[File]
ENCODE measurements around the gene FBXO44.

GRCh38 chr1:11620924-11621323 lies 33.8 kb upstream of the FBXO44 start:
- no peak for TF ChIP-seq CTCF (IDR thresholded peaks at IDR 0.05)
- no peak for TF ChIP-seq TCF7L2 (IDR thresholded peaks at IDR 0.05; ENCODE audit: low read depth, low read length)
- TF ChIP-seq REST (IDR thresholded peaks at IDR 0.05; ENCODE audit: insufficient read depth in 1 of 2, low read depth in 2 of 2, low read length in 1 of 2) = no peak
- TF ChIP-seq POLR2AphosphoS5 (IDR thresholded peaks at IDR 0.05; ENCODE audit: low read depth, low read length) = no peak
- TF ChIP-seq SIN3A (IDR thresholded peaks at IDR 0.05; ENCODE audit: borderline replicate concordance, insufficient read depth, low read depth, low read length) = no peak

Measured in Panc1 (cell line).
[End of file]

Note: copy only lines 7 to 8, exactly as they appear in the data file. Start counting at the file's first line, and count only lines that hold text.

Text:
- TF ChIP-seq SIN3A (IDR thresholded peaks at IDR 0.05; ENCODE audit: borderline replicate concordance, insufficient read depth, low read depth, low read length) = no peak

Measured in Panc1 (cell line).